HD Media, a West Virginia newspaper group, has filed an antitrust complaint against Google and Facebook, claiming that the companies conspired to monopolize digital advertising, endangering local newspapers.
HD Media, which publishes seven newspapers, accuses the two companies of entering into a secret agreement.
According to Editor & Publisher Magazine, the suit specifies that this secret agreement, codenamed “Jedi Blue,” manipulated online advertising auctions. It also claims that Google’s monopolization of the digital advertising market is threatening local newspapers across the US.
“We invite every other newspaper in America to join this cause,” HD Media managing partner Doug Reynolds told Editor & Publisher Magazine. “We are fighting not only for the future of the press but also the preservation of our democracy.”
The plaintiff, HD Media Co., LLC, is the West Virginia-based publisher of seven titles, including the Pulitzer Prize-winning Charleston Gazette-Mail and the Herald-Dispatch, a historically significant newspaper that dates back to 1871.
Big Tech is a daunting opponent, so to assist them, HD Media amassed an all-star team of attorneys to plead its case: Wheeling, West Virginia-based Fitzsimmons Law Firm PLLC; Farrell & Fuller LLC in San Juan, Puerto Rico; Robbins Geller Rudman & Dowd LLP in Boca Raton, Florida.; and Atlanta-based Herman Jones LLP.
On Dec. 16, 2020, Texas Attorney General Ken Paxton and the attorneys general for eight other states and the Commonwealth of Kentucky filed a lawsuit against Google in the U.S. District Court, Eastern District Court, for “anticompetitive conduct” related to digital advertising, arguing that Google has adversely affected advertisers, publishers and consumers—essentially, everyone but Google, which saw its digital ad revenues skyrocket in recent years.
MacDailyNews Take: Good luck to HD Media, their legal team, U.S. states attorneys general, and every publisher who joins HD Media’s effort.
Google/Facebook is a duopoly. A breakup of Google’s and Facebook’s ad businesses would be welcome. In fact, even as we attempt to move away from the ad-supported model, we back whatever remedy or remedies will introduce competition back into the online advertising business, which is broken, in part, because far too much power is concentrated with Google/Facebook. This situation is exactly why antitrust laws exist.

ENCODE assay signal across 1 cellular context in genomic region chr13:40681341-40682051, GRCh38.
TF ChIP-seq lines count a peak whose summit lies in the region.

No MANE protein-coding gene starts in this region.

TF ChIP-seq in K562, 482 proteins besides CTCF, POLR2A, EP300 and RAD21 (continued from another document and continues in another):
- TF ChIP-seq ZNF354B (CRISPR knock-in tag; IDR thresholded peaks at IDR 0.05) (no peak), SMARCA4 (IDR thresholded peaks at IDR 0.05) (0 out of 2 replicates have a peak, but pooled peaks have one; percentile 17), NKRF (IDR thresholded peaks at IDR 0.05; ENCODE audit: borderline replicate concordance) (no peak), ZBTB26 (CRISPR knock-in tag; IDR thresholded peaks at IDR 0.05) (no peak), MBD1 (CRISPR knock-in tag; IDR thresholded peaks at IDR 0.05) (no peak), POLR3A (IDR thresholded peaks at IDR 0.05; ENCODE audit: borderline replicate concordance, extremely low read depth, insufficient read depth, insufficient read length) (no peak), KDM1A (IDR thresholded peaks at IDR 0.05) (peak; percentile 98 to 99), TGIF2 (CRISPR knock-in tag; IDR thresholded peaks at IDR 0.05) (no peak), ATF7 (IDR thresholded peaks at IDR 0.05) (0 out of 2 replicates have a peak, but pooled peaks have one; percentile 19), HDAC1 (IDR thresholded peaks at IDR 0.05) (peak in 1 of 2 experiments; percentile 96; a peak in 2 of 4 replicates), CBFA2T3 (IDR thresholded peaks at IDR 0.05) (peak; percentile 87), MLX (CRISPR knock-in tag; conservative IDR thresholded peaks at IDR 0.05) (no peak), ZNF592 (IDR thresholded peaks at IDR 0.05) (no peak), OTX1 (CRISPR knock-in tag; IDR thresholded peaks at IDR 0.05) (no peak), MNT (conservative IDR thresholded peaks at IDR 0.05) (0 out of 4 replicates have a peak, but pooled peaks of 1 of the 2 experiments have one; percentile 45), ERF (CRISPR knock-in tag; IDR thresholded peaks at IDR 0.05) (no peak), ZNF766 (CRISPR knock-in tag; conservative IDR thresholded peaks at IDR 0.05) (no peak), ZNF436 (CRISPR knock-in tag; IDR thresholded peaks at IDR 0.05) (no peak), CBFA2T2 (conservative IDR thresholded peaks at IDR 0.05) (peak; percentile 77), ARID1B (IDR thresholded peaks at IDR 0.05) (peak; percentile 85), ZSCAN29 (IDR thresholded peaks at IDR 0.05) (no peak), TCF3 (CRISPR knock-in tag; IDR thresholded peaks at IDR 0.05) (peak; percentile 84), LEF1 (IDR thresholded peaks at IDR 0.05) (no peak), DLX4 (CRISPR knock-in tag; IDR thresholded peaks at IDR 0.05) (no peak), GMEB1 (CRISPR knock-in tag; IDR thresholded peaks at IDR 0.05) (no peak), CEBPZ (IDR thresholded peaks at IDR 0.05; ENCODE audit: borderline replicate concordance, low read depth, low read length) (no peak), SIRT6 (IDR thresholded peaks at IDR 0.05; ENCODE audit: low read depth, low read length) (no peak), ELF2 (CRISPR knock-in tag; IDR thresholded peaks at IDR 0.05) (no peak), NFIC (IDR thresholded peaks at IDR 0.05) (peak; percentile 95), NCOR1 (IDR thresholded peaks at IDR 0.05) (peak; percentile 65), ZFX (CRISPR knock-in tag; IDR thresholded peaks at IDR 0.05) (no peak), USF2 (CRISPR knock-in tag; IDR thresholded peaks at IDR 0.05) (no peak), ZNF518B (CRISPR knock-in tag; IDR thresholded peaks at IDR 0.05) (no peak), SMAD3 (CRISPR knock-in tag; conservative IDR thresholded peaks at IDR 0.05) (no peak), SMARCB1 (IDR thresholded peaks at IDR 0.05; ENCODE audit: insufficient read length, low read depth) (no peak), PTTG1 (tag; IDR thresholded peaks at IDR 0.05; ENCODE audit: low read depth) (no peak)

Imagine if your livelihood depended on one company that had not only monopolized web search (and, thereby, basically controlled how new customers find you), but also controlled the bulk of online advertising dollars which funded your business and which they could pull, simply threaten to pull, or reduce rates at any time? Now also imagine if you believe this monopolist basically stole the product of another company that is the very subject of your business? How much would you criticize the monopolist thief’s business practices?
You might guess that it would be a tough road to walk. (We’re only imagining, of course!)
That would be a good example of why monopolies are bad for everyone…
In the meantime, stop using Google search and Google products wherever possible. Monopolies are bad for everyone. — MacDailyNews, July 14, 2016
If you haven’t already, give DuckDuckGo a try! https://duckduckgo.com
With this unprecedented power, platforms have the ability to redirect into their pockets the advertising dollars that once went to newspapers and magazines. No one company should have the power to pick and choose which content reaches consumers and which doesn’t. — MacDailyNews, November 9, 2017
We’d like to see real competition in the online search and advertising markets restored someday. — MacDailyNews, March 20, 2019